Some of the best and varied horseback riding in Northern California can be found in Plumas County.
You’ll find many options to make those dreams of riding in the mountains and around lakes come true in Plumas County. You can enjoy breathtaking views of rivers, lakes, and meadows from high mountain trails and cool creek side rides in the shade of tall pines. Hourly or day rides, pack trips, and horse camping options are available throughout the county.
Tips and guidelines to ensure a safe and memorable experience
The riding terrain is varied, and elevations range from 2,400 feet to over 7,000 feet. When bringing your horse and rig to attend an organized ride, race, or event, plan accordingly for both you and your horse to adjust to elevation changes from your home location.
Plan on preconditioning yourself and your horse before riding in the Sierras and Cascades. Once here, take time to breathe in the mountain air and absorb the beauty of the mountain vistas, lakes, and streams you will find while riding.
Practice the principles of “Leave No Trace.”
“When I ride out of the mountains, I’ll leave only hoof prints, take only memories.”
Where to Go Horseback Riding in Plumas County
Lassen Park is best known for its volcanoes and hiking. For the equestrians, Lassen Park offers exceptional horseback riding and camping opportunities.
Horses are allowed on all designated trails except Manzanita Lake Trail, Lassen Peak Trail, Reflection Lake, Bumpass Hell Trail, and Sulphur Works along the main park road as well as Devil’s Kitchen in the Warner Valley and a portion of Cinder Cone Trail in the Butte area of the park.
Horses must stay on designated trails when traveling in the park. There are three designated areas with corals for overnight camping.
Butte Lake Corral is located in the NE portion of the park near Cinder Cone. This does require a 45-minute drive on a well-maintained dirt road from Highway 44.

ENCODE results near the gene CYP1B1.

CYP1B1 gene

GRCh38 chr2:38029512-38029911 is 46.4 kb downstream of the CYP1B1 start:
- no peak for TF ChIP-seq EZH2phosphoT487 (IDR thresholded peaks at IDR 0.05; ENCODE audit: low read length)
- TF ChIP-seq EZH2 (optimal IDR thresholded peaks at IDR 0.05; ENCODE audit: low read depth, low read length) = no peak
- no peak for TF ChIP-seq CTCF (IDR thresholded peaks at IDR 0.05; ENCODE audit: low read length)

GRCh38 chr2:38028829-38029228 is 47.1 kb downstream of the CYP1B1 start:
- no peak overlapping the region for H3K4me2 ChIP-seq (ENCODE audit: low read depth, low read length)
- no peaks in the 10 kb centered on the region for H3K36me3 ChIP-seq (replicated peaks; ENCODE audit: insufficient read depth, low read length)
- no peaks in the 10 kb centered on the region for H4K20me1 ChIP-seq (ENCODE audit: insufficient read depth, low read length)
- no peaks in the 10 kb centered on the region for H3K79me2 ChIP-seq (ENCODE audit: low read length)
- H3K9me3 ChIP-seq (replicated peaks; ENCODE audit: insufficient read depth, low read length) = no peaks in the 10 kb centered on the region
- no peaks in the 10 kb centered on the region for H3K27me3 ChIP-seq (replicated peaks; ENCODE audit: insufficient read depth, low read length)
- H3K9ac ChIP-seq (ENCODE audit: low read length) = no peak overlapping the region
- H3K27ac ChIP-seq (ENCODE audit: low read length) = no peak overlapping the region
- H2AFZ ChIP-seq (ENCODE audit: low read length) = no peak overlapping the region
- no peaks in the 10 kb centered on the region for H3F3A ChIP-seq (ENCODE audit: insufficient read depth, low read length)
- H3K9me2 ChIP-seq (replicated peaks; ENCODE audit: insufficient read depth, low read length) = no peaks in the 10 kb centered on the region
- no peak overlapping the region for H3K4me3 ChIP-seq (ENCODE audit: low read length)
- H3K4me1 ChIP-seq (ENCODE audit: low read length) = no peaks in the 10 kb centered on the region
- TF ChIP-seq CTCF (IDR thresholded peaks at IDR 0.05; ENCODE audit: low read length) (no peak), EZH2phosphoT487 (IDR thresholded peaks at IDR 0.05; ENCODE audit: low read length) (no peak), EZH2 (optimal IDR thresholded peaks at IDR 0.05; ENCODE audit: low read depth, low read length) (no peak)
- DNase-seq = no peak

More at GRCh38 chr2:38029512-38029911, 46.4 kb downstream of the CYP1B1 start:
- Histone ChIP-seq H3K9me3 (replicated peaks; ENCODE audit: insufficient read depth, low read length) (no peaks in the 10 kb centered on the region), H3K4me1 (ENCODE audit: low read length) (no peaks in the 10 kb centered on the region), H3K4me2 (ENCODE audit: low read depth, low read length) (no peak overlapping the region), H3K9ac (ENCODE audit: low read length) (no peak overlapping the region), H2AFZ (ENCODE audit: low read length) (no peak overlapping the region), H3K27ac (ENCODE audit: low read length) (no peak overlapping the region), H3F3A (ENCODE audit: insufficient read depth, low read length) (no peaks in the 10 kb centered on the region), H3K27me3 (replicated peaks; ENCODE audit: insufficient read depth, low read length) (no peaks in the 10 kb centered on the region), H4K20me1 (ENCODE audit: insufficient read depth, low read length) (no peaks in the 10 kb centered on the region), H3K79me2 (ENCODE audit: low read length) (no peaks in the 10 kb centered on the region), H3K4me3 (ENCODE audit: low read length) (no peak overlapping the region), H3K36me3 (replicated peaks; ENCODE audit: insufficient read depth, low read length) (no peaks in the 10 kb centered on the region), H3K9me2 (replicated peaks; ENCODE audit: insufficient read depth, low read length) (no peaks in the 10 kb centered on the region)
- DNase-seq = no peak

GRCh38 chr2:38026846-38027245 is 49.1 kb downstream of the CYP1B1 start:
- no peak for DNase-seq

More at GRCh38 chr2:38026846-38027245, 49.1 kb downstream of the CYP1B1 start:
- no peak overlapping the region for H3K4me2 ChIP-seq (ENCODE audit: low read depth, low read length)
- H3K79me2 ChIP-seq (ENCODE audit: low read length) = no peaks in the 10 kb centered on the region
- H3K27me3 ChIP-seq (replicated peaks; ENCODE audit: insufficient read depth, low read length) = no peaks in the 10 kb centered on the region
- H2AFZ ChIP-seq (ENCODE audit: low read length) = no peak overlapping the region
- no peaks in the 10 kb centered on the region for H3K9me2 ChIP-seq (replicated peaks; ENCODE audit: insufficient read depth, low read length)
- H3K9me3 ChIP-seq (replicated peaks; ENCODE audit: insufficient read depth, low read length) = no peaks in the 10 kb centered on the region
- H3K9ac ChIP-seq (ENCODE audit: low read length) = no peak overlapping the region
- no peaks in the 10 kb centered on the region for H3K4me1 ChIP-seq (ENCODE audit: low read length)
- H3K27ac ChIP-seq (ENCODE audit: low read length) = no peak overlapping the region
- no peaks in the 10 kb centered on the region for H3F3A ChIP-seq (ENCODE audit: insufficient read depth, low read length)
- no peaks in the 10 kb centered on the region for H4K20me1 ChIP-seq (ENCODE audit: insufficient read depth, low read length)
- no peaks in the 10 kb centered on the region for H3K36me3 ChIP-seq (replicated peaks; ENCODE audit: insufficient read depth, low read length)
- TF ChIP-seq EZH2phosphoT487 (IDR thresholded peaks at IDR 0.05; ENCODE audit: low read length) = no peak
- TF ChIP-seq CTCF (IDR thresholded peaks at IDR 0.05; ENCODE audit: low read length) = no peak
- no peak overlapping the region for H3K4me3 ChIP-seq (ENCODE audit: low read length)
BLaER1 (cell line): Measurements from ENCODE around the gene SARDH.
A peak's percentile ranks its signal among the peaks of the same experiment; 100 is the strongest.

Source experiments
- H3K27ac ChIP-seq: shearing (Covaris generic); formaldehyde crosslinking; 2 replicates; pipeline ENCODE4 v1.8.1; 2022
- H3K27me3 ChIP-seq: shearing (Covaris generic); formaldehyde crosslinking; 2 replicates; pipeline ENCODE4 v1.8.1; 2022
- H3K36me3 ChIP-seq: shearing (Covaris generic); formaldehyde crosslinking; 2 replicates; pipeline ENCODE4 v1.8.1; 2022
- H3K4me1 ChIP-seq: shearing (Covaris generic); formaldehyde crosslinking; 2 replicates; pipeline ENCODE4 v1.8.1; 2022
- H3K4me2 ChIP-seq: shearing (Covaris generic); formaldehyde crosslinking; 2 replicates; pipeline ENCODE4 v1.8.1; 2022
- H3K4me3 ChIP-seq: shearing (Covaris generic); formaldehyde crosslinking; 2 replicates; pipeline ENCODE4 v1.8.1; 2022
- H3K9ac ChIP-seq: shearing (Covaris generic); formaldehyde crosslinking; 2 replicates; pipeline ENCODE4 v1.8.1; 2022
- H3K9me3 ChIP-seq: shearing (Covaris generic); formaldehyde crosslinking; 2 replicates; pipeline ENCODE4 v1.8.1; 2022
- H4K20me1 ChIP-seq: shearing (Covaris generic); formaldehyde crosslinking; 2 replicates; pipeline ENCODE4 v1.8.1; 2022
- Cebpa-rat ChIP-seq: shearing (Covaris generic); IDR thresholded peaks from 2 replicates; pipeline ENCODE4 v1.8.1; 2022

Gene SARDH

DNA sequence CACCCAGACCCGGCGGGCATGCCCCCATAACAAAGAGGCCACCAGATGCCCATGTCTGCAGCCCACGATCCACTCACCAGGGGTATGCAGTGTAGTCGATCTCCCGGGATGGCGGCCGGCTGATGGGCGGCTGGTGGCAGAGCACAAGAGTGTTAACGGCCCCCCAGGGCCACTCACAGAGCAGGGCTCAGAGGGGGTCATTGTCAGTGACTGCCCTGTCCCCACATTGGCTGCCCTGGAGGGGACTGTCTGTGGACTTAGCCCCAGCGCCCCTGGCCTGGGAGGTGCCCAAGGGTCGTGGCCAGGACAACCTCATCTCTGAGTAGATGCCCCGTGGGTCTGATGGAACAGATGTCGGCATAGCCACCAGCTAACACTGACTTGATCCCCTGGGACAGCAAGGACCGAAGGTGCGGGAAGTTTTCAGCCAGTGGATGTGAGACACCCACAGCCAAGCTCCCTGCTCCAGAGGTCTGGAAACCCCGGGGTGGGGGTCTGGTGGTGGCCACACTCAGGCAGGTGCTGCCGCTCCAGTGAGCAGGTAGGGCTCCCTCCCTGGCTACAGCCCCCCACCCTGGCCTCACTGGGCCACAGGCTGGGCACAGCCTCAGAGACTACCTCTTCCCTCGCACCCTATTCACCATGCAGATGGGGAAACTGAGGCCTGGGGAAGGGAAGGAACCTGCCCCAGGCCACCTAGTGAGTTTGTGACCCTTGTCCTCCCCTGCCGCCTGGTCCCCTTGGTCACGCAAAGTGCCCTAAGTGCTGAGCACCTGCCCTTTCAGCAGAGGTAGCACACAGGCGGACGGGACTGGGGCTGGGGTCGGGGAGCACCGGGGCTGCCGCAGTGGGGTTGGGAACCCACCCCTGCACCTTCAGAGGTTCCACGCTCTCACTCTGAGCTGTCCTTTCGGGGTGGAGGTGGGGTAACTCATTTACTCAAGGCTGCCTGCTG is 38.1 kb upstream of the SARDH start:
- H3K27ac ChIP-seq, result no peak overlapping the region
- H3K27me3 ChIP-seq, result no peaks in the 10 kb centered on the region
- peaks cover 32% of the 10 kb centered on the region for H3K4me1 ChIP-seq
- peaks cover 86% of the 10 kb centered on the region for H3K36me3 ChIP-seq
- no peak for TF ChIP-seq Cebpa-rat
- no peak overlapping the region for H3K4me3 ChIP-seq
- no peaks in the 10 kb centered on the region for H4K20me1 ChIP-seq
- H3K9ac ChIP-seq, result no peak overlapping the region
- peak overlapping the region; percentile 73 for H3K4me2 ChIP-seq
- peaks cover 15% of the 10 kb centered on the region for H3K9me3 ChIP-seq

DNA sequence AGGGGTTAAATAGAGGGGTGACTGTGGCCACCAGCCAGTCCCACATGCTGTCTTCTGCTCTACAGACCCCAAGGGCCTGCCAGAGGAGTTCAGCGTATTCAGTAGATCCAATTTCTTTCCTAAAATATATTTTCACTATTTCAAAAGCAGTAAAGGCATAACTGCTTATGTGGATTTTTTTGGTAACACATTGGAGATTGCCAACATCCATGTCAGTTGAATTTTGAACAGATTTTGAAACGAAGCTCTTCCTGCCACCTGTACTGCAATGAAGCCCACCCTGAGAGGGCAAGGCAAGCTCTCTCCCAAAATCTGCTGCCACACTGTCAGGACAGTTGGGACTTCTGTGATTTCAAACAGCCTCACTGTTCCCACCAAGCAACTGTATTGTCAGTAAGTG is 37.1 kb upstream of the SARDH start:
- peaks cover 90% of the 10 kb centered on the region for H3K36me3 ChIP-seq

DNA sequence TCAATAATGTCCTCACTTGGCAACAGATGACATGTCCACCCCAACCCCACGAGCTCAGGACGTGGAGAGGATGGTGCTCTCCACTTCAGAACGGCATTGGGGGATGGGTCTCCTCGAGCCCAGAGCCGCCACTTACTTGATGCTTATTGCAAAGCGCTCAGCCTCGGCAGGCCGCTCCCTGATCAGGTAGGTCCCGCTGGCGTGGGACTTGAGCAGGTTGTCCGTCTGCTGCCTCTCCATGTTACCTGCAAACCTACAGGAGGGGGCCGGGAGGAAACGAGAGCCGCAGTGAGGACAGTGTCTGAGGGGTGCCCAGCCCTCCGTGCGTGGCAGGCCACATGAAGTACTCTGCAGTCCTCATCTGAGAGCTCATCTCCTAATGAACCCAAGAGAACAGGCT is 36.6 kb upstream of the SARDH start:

Juniper Lake Corrals are within walking distance from Juniper Lake. The drive to the corrals takes over one hour from the main road just outside of Chester. Getting to the corrals requires driving seven miles of rough dirt road.
If riding into the backcountry, use permits are required. Saddle and Pack Use in Lassen Volcanic National Park.
A favorite staging area for horseback riding in the Caribou Wilderness is the Hay Meadow Trailhead, which offers plenty of space for vehicles and trailers to park.
Horseback riding is allowed on the majority of the trails within the National Forest. Horses are limited to designated developed campground areas.
High Mountain Riders – an equestrian club website with local information to help plan your horseback vacation
Overnight Horse Boarding
Here are two private overnight boarding options in Plumas County
St. Bernard Lodge – a bed and breakfast in Mill Creek. Their website has details on riding the PCT from Domingo Springs to Drakesbad and the Hay Meadow Trails. They can help with trail information in Northwest Plumas County
Spice Camp Horse Boarding and Camping offers overnight horse boarding in Chester.
Know Before You Go
Always check the current status of trails by visiting Lassen National Forest or Plumas National Forest. For detailed information and maps on all of the available trails in the area, call the Plumas National Forest (530) 283-2050 or the Lassen National Forest (530) 258-2141.
Some trails are designated multi-use so that you may be sharing the trail with bikes and other types of off-road vehicles and hikers
Forage is limited or non-existent on many trails or areas to camp with your horse. It’s recommended that you pack in your feed. Some National Forest and the National Park sites require feed to be certified weed-free.
Be prepared for quickly changing weather conditions